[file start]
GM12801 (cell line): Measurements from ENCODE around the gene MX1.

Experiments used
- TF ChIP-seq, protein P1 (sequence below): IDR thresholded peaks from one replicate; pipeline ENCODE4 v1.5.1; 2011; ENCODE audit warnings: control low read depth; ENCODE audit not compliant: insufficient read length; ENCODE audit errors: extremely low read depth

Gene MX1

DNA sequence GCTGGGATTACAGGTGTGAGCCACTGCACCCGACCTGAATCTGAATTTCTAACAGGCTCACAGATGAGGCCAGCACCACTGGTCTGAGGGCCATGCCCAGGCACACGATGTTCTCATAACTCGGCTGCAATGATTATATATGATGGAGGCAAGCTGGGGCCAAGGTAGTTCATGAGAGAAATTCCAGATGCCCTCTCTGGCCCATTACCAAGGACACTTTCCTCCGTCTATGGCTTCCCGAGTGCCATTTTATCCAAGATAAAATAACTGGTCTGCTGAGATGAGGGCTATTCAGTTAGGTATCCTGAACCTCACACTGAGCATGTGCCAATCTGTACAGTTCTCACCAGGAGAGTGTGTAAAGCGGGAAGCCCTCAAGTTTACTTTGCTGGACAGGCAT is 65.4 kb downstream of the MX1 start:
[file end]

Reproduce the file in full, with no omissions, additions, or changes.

GM12801 (cell line): Measurements from ENCODE around the gene MX1.

Experiments used
- TF ChIP-seq, protein P1 (sequence below): IDR thresholded peaks from one replicate; pipeline ENCODE4 v1.5.1; 2011; ENCODE audit warnings: control low read depth; ENCODE audit not compliant: insufficient read length; ENCODE audit errors: extremely low read depth

Gene MX1

DNA sequence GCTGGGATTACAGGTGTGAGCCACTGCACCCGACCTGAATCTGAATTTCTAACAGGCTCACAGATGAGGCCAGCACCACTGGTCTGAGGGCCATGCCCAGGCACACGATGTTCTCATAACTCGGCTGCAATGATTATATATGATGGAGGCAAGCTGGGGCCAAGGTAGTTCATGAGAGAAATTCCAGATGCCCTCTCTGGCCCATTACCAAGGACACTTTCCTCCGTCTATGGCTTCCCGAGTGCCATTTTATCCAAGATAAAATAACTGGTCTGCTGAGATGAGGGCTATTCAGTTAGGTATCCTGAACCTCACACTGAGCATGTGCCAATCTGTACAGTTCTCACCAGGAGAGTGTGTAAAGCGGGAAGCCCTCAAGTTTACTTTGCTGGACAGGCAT is 65.4 kb downstream of the MX1 start: